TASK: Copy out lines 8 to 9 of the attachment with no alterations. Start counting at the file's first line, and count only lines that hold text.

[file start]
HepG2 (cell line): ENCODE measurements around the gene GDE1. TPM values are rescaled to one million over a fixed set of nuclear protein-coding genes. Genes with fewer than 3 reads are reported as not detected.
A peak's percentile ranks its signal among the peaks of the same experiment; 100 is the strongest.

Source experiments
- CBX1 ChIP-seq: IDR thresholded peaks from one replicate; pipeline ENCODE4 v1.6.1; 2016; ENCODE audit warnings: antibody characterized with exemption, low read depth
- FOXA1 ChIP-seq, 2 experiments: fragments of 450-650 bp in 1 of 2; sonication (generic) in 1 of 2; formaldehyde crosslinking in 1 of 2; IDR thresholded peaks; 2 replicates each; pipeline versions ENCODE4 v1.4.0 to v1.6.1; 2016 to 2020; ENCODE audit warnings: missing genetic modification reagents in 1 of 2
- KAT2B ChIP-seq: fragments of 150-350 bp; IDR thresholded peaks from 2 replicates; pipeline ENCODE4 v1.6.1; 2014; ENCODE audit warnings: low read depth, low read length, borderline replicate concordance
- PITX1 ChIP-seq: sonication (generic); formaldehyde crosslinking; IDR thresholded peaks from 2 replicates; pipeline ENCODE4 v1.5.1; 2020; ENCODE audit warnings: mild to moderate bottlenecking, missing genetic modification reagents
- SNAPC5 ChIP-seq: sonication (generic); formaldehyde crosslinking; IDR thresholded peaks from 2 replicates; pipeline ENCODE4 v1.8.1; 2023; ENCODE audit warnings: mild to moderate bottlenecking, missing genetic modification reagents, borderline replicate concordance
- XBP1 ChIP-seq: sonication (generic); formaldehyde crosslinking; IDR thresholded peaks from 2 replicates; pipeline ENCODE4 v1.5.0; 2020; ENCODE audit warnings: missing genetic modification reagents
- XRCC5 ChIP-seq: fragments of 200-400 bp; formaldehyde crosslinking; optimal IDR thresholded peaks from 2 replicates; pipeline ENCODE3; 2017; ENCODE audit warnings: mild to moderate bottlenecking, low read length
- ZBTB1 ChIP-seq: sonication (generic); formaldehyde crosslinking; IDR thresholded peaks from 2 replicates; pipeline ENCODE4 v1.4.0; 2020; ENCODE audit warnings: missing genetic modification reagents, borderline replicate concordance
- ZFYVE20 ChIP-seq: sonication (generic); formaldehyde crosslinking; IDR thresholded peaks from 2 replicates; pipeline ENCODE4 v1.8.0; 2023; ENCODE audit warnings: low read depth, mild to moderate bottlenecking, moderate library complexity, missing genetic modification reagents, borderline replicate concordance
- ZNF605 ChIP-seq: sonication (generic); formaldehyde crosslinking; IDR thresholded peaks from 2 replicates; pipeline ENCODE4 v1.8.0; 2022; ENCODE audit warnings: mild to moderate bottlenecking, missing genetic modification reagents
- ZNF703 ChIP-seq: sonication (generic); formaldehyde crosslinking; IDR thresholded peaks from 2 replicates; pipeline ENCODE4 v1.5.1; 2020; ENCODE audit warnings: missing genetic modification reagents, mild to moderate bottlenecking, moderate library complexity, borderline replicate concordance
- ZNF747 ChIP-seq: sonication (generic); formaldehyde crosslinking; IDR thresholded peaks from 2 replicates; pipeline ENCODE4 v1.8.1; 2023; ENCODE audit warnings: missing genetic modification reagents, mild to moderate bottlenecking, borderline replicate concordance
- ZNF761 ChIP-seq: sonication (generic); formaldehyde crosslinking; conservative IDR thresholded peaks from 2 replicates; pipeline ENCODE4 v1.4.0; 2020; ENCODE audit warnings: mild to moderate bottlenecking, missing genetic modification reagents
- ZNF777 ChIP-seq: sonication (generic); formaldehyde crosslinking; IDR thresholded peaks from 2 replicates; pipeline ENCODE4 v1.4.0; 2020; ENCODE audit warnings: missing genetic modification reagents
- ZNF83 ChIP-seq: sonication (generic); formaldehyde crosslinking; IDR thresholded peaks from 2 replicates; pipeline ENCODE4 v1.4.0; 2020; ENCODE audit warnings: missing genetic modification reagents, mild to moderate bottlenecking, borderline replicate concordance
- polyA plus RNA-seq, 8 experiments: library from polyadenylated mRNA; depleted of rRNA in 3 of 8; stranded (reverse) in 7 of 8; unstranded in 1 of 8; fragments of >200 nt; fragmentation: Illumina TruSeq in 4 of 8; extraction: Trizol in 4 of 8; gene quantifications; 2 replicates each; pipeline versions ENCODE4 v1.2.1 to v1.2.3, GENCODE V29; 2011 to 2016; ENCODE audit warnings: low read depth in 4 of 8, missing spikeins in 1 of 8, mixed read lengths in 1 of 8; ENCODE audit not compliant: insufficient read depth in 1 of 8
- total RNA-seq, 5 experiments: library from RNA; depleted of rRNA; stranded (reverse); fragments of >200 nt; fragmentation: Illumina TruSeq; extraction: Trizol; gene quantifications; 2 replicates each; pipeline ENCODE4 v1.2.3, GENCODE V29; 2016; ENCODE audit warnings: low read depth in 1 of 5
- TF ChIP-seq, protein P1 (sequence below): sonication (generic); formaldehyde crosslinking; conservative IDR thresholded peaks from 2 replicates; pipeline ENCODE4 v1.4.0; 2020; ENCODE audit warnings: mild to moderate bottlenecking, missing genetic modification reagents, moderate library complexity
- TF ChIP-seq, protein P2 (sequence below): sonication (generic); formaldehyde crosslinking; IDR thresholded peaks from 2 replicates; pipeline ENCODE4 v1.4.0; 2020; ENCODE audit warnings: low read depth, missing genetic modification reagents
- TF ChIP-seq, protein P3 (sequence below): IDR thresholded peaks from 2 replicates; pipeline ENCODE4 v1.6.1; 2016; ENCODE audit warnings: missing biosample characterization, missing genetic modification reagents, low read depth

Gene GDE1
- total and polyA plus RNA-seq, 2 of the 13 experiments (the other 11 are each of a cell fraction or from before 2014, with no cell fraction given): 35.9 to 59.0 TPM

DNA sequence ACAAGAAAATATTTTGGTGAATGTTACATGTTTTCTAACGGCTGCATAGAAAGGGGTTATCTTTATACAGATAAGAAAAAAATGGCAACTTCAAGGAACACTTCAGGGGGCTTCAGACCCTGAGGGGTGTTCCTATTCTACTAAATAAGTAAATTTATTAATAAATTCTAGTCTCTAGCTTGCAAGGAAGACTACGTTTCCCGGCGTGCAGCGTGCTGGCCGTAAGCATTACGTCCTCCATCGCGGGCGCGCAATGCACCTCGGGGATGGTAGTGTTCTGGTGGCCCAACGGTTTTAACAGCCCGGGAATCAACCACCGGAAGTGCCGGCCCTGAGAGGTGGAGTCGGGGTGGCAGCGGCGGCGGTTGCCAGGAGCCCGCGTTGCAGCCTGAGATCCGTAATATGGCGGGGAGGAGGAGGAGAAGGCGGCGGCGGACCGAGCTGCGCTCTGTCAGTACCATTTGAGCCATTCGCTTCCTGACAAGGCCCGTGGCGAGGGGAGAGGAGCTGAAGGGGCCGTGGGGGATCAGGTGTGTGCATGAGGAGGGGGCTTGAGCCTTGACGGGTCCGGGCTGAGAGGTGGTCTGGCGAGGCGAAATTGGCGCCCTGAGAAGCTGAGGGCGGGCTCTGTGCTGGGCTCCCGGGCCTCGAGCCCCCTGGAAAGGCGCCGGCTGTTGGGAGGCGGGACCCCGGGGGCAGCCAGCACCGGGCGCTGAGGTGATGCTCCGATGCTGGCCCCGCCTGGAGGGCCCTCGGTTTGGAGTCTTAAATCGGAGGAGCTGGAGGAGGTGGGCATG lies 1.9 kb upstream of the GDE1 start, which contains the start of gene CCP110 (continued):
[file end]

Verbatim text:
- SNAPC5 ChIP-seq: sonication (generic); formaldehyde crosslinking; IDR thresholded peaks from 2 replicates; pipeline ENCODE4 v1.8.1; 2023; ENCODE audit warnings: mild to moderate bottlenecking, missing genetic modification reagents, borderline replicate concordance
- XBP1 ChIP-seq: sonication (generic); formaldehyde crosslinking; IDR thresholded peaks from 2 replicates; pipeline ENCODE4 v1.5.0; 2020; ENCODE audit warnings: missing genetic modification reagents